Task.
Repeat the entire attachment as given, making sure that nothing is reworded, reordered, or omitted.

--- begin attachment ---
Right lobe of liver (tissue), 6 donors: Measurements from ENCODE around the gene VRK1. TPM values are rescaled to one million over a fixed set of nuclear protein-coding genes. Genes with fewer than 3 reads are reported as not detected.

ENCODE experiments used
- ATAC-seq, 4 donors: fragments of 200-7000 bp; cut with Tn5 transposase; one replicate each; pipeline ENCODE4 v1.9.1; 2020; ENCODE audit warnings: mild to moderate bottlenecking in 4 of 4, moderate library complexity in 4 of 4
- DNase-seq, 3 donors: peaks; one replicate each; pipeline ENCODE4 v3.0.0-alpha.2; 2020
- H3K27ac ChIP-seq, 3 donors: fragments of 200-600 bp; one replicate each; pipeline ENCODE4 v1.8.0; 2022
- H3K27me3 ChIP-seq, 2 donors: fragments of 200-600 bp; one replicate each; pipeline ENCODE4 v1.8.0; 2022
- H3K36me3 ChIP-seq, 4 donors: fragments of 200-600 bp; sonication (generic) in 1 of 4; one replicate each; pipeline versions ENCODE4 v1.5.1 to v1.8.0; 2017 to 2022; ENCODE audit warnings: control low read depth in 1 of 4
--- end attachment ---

Right lobe of liver (tissue), 6 donors: Measurements from ENCODE around the gene VRK1. TPM values are rescaled to one million over a fixed set of nuclear protein-coding genes. Genes with fewer than 3 reads are reported as not detected.

ENCODE experiments used
- ATAC-seq, 4 donors: fragments of 200-7000 bp; cut with Tn5 transposase; one replicate each; pipeline ENCODE4 v1.9.1; 2020; ENCODE audit warnings: mild to moderate bottlenecking in 4 of 4, moderate library complexity in 4 of 4
- DNase-seq, 3 donors: peaks; one replicate each; pipeline ENCODE4 v3.0.0-alpha.2; 2020
- H3K27ac ChIP-seq, 3 donors: fragments of 200-600 bp; one replicate each; pipeline ENCODE4 v1.8.0; 2022
- H3K27me3 ChIP-seq, 2 donors: fragments of 200-600 bp; one replicate each; pipeline ENCODE4 v1.8.0; 2022
- H3K36me3 ChIP-seq, 4 donors: fragments of 200-600 bp; sonication (generic) in 1 of 4; one replicate each; pipeline versions ENCODE4 v1.5.1 to v1.8.0; 2017 to 2022; ENCODE audit warnings: control low read depth in 1 of 4